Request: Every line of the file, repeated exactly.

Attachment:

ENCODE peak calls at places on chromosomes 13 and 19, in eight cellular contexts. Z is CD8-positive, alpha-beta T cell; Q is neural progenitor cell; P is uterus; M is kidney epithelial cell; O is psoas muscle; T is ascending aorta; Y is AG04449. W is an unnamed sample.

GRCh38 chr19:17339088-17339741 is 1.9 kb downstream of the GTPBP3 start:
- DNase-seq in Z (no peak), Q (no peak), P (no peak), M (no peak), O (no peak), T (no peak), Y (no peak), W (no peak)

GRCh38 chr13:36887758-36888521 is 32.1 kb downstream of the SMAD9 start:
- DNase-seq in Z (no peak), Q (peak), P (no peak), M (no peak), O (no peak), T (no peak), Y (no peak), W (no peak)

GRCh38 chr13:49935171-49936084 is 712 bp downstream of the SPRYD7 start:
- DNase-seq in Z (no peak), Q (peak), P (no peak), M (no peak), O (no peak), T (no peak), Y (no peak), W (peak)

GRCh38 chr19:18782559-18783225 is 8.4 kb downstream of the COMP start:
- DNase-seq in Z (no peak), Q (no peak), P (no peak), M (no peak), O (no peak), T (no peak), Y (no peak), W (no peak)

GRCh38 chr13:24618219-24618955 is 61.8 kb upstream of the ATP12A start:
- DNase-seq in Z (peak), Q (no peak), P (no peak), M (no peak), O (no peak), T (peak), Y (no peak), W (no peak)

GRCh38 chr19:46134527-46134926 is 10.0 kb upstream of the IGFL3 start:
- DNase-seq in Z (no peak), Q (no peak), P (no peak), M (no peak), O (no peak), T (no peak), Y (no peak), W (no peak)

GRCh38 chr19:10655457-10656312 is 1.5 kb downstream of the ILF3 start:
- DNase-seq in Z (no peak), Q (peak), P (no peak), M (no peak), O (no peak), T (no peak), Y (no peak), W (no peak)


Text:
ENCODE peak calls at places on chromosomes 13 and 19, in eight cellular contexts. Z is CD8-positive, alpha-beta T cell; Q is neural progenitor cell; P is uterus; M is kidney epithelial cell; O is psoas muscle; T is ascending aorta; Y is AG04449. W is an unnamed sample.

GRCh38 chr19:17339088-17339741 is 1.9 kb downstream of the GTPBP3 start:
- DNase-seq in Z (no peak), Q (no peak), P (no peak), M (no peak), O (no peak), T (no peak), Y (no peak), W (no peak)

GRCh38 chr13:36887758-36888521 is 32.1 kb downstream of the SMAD9 start:
- DNase-seq in Z (no peak), Q (peak), P (no peak), M (no peak), O (no peak), T (no peak), Y (no peak), W (no peak)

GRCh38 chr13:49935171-49936084 is 712 bp downstream of the SPRYD7 start:
- DNase-seq in Z (no peak), Q (peak), P (no peak), M (no peak), O (no peak), T (no peak), Y (no peak), W (peak)

GRCh38 chr19:18782559-18783225 is 8.4 kb downstream of the COMP start:
- DNase-seq in Z (no peak), Q (no peak), P (no peak), M (no peak), O (no peak), T (no peak), Y (no peak), W (no peak)

GRCh38 chr13:24618219-24618955 is 61.8 kb upstream of the ATP12A start:
- DNase-seq in Z (peak), Q (no peak), P (no peak), M (no peak), O (no peak), T (peak), Y (no peak), W (no peak)

GRCh38 chr19:46134527-46134926 is 10.0 kb upstream of the IGFL3 start:
- DNase-seq in Z (no peak), Q (no peak), P (no peak), M (no peak), O (no peak), T (no peak), Y (no peak), W (no peak)

GRCh38 chr19:10655457-10656312 is 1.5 kb downstream of the ILF3 start:
- DNase-seq in Z (no peak), Q (peak), P (no peak), M (no peak), O (no peak), T (no peak), Y (no peak), W (no peak)